<p>A US Transportation and Security Agency (TSA) officer has discovered a small dog stashed in a traveller's carry-on luggage. </p> <p>The animal was found in a backpack when going through the X-ray machine at the Dane County <a title="Airport " href="https://www.9news.com.au/airport" target="_blank" rel="noopener">Airport</a> in Wisconsin. </p> <p>TSA told a local news outlet that the passenger was unaware of the screening protocol and did not tell security officers about her dog.</p> <p>After an officer explained the proper process and confirmed she disclosed she was travelling with a pet to the airline, she proceeded to her gate to board her flight. </p> <p>TSA Great Lakes confirmed that the woman's error was an accident on social media, while alerting people to the proper flying rules. </p> <blockquote class="twitter-tweet"> <p dir="ltr" lang="en">Video: Here’s the proper way to travel with your pet. Note: This is a <a href="https://twitter.com/TSA?ref_src=twsrc%5Etfw">@TSA</a> PreCheck passenger traveling with a cat. If you think your pet will attempt an escape, ask to speak with a supervisor before removing the animal. Alternative screening options may be available. (2/2) <a href="https://t.co/NL2jNjni2l">pic.twitter.com/NL2jNjni2l</a></p> <p>— TSA_GreatLakes (@TSA_GreatLakes) <a href="https://twitter.com/TSA_GreatLakes/status/1600210121136537600?ref_src=twsrc%5Etfw">December 6, 2022</a></p></blockquote> <p>"A dog was accidentally sent through the X-ray @MSN_Airport this week," it tweeted.</p> <p>"When travelling with any animal, notify your airline and know their rules."</p> <p>"At the checkpoint, remove your pet from the bag and send all items, including the empty carrier, to be screened in the machine."</p> <p>It then uploaded a video showing "the proper way" to travel with pets.</p> <p><em>Image credits: Twitter</em></p>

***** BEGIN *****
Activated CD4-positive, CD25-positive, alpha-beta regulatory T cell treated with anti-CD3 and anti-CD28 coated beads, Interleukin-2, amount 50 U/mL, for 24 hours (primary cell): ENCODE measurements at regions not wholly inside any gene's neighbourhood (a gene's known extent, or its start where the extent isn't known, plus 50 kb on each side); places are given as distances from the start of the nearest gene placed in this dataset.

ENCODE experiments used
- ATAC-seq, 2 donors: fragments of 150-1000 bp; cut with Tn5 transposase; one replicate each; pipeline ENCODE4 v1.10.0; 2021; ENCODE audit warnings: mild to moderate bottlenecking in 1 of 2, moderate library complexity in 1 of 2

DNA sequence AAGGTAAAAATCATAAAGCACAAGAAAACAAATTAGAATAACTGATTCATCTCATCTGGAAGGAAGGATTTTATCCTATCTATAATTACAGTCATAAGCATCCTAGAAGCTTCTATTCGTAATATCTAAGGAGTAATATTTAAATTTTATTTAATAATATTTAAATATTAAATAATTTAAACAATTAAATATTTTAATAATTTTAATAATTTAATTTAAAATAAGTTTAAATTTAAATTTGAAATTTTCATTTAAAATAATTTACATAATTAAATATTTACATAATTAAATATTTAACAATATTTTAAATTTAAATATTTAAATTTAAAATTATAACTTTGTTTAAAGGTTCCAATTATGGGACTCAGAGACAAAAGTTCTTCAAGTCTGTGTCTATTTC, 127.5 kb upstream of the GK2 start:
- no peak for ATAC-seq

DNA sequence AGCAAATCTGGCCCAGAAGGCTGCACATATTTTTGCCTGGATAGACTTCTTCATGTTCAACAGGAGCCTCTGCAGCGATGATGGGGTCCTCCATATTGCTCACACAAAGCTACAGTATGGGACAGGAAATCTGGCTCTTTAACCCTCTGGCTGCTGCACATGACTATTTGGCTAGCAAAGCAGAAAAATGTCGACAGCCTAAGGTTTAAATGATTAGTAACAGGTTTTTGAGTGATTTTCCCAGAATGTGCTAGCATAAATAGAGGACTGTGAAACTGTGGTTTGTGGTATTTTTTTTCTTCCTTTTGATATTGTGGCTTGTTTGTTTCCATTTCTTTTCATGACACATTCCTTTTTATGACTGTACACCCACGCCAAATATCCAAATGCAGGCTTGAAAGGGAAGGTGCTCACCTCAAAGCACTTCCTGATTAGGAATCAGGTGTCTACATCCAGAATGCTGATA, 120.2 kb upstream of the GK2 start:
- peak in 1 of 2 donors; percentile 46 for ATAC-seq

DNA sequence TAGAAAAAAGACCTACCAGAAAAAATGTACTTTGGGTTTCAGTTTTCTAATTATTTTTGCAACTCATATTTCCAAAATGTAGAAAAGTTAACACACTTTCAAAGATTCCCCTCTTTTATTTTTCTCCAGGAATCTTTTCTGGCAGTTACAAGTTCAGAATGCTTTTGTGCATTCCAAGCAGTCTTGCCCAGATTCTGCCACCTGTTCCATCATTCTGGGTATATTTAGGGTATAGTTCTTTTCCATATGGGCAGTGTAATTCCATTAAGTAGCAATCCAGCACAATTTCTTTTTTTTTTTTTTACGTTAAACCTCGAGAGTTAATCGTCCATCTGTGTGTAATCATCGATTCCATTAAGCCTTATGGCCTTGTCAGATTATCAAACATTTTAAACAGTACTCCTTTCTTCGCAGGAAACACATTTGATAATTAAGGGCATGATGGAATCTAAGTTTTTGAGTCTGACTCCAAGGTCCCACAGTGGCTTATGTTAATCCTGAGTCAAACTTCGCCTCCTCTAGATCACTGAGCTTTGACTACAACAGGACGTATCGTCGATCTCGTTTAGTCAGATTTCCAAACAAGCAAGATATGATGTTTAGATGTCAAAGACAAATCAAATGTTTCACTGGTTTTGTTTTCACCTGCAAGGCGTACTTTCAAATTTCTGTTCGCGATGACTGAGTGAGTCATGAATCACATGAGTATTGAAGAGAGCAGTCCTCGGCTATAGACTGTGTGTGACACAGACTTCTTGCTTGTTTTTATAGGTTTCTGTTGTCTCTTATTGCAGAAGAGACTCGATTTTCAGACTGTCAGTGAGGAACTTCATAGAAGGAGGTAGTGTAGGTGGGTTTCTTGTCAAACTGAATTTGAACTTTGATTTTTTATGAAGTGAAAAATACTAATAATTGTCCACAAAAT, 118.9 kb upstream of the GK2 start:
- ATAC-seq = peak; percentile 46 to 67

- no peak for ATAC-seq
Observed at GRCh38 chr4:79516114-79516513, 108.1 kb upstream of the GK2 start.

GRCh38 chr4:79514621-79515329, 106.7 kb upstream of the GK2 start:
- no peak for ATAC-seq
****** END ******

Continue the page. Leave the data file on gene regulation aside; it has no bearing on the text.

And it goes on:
Travel Trouble

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Meghan Markle’s life threatened

<p>A senior police officer has revealed the Duchess of Sussex was subject to several "disgusting" threats on her life, adding they were “very real” and led to prosecutions.</p> <p>Neil Basu, the outgoing assistant commissioner of the Metropolitan police, told Channel 4 News that the threats were all deemed credible, saying Meghan Markle would've felt “under threat all of the time”.</p> <p>These threats were made while Prince Harry and Meghan were still living in the UK, and working as senior members of the royal family.</p> <p>His comments on the threat to Meghan's life could shed new light on Harry's determination to grant the couple extra security for any future visits to the UK. </p> <p>Earlier this year, Prince Harry claimed his family would not feel safe in England under the current security agreements, and The Duke of Sussex subsequently won the right to challenge a Home Office decision not to grant him automatic police protection when he is in the UK – despite offering to pay for it himself.</p> <p>When asked if there had been many credible threats against Meghan’s life, Basu answered, “Absolutely, and if you’d seen the stuff that was written and you were receiving it … the kind of rhetoric that’s online, if you don’t know what I know, you would feel under threat all of the time.”</p> <p>He added, “We had teams investigating it. People have been prosecuted for those threats.”</p> <p><em>Image credits: Getty Images</em></p>

News

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Prince Andrew to appeal loss of another royal perk